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Levelling Up and Regeneration Bill - What Does it Mean?

The Government’s announcement that Local Authorities are to be empowered to force Landlords to let empty shops (by Compulsory Rental Auctions) probably creates more problems than solutions for both owners and recently departed Tenants alike - especially for dilapidations claims.  From my background as a retail agent over approaching 20 years of inexorable growth in bricks and mortar retailing up to 2008, then the terminal decline since the recession triggered by the collapse of Lehman Brothers Bank that September, I know that no legislation is going to recreate demand now gone.

As a consequence, what I have witnessed over the past 10 years or so is that retail property (High Street, Shopping Centres and Retail Parks) has increasingly evidenced the raison d’etre of the ‘Diminution in Value’ (Section 18) cap on dilapidations damages.  The impact of the dilapidations on a vacant shop’s value is almost invariably significantly less than the cost of fixing everything.  This is for a whole host of reasons, but commonly because the most significant single factor impacting the value of the vacant shop is the sheer lack of demand for it.  Often it is more or less functionally obsolescent – be that a purpose-built property for which there is no longer any demand (Department Store, former Argos or even the standard 4,000-7,000 sq ft shop for fashion retailers now gone) – or simply that the supply (of many similar empty shops) is so high, relative to little or no demand.

A common quote used in dilapidations cases is that the standard of repair required is that which fits with the age, character and locality of the property, and which would be expected by the likely ‘calibre’ of the new Tenant.  So it will be appreciated that making the average vacant shop near perfect, or simply wind and watertight and tidy is unlikely to make any difference to the ‘calibre’ of Tenant attracted if any.  Today’s precious few Tenants tend to be weak covenants, offering low (to no) rental, wanting very short leases with Schedule of Condition and more often than not, wanting some or all of any old shop fit left in place for them to reuse.  They usually do not want redundant and surplus upper floors.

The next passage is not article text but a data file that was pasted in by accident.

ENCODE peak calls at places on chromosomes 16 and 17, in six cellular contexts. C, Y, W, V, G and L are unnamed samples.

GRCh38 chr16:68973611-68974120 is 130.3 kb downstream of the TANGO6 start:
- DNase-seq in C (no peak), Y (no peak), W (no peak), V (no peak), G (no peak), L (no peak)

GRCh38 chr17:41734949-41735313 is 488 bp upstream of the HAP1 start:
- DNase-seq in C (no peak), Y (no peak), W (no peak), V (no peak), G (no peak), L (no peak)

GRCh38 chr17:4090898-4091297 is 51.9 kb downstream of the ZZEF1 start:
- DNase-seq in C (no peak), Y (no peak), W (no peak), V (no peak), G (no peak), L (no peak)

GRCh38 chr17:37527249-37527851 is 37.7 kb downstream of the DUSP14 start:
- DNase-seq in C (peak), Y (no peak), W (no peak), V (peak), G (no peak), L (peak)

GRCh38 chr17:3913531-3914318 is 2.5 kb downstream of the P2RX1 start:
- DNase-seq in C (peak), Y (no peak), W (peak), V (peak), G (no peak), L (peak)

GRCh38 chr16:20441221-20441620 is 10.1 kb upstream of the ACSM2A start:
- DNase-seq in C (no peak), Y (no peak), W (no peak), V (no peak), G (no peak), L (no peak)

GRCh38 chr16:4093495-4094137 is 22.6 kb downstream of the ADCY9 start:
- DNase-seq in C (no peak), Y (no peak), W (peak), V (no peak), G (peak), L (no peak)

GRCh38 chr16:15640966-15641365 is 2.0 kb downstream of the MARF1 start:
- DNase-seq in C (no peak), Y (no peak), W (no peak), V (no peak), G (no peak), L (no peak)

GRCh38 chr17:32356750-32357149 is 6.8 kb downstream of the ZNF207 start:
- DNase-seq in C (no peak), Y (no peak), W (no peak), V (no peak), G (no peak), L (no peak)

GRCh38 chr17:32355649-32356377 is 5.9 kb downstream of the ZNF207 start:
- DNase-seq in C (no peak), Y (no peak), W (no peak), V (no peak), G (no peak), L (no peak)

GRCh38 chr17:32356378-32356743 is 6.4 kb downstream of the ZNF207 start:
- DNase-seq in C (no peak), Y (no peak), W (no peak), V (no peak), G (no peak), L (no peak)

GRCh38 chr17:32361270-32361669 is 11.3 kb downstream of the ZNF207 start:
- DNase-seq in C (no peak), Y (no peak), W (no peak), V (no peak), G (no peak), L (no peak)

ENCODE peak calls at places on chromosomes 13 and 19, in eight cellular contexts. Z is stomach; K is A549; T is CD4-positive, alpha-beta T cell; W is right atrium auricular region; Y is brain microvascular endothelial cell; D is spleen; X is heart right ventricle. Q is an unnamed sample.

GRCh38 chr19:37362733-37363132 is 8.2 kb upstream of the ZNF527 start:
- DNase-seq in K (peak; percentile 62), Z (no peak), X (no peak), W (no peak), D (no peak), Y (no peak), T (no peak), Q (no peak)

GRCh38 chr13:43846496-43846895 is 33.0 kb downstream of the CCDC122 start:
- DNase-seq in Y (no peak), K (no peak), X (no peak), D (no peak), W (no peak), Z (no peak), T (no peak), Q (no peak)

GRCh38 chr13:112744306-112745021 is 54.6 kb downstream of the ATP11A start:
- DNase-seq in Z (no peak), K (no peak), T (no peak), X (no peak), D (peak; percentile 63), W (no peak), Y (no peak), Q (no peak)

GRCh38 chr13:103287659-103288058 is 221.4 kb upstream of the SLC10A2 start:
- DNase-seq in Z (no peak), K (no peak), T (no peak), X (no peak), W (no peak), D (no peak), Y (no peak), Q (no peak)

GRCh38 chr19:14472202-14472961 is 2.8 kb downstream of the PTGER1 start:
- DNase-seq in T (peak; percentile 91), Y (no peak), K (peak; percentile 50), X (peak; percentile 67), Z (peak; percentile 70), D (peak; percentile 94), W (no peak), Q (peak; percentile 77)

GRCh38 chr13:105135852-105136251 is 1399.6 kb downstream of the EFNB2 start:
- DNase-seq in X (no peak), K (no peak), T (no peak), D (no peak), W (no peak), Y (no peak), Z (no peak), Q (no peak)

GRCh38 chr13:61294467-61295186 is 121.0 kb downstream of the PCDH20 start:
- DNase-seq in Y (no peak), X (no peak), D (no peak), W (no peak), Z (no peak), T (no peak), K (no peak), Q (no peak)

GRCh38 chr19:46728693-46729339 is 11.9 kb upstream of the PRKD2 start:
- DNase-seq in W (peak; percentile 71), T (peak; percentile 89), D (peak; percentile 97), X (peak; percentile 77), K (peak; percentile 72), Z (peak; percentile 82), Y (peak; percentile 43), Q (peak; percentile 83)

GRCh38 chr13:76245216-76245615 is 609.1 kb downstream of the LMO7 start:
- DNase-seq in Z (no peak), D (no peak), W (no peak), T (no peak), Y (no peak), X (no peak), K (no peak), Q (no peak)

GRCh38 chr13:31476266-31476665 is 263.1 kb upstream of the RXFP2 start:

The counterargument from Landlords is, of course, that, at least in theory, only the best-presented shop will have any chance of reletting.  That they, therefore, require most to all of the dilapidation items remedying.  In some, but few, locations this is true to an extent.  The ‘white boxed’ unit will be what a new Tenant requires.  But this can of course be created once a new Tenant presents – attracted in the first place by more inventive and skilful marketing/images than the bland status quo – rather than potentially wasting money now, if a potential occupier instead wants the previous shop fit retaining, or consent is obtained for a viable residential scheme to the upper floors.

The Government’s initiative is not going to compel owners to do works that are simply not economically viable in the context of what they are likely to be ‘offered’ (as rent, covenant strength, lease length etc).  I, therefore, see this as having a little positive impact in terms of regenerating the High Street, while ramping up erroneous arguments in already heated dilapidations cases.

If you would like to find out more about the Levelling Up and Regeneration Bill, please contact


About the author


Paul heads up a wide network of both Building and Valuation surveyors based across the UK and Ireland. He has more than 25 years of experience as a Chartered Surveyor and 20 years as a Chartered Arbitrator. 


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